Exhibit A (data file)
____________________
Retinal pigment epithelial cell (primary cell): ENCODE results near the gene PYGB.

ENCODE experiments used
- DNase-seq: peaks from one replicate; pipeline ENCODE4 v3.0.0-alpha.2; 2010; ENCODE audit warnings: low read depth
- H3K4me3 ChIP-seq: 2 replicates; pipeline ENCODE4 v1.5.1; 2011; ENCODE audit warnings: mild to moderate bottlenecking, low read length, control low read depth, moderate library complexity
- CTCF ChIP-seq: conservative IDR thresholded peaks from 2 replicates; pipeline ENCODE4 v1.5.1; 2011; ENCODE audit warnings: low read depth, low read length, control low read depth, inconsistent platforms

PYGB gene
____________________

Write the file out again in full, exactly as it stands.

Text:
Retinal pigment epithelial cell (primary cell): ENCODE results near the gene PYGB.

ENCODE experiments used
- DNase-seq: peaks from one replicate; pipeline ENCODE4 v3.0.0-alpha.2; 2010; ENCODE audit warnings: low read depth
- H3K4me3 ChIP-seq: 2 replicates; pipeline ENCODE4 v1.5.1; 2011; ENCODE audit warnings: mild to moderate bottlenecking, low read length, control low read depth, moderate library complexity
- CTCF ChIP-seq: conservative IDR thresholded peaks from 2 replicates; pipeline ENCODE4 v1.5.1; 2011; ENCODE audit warnings: low read depth, low read length, control low read depth, inconsistent platforms

PYGB gene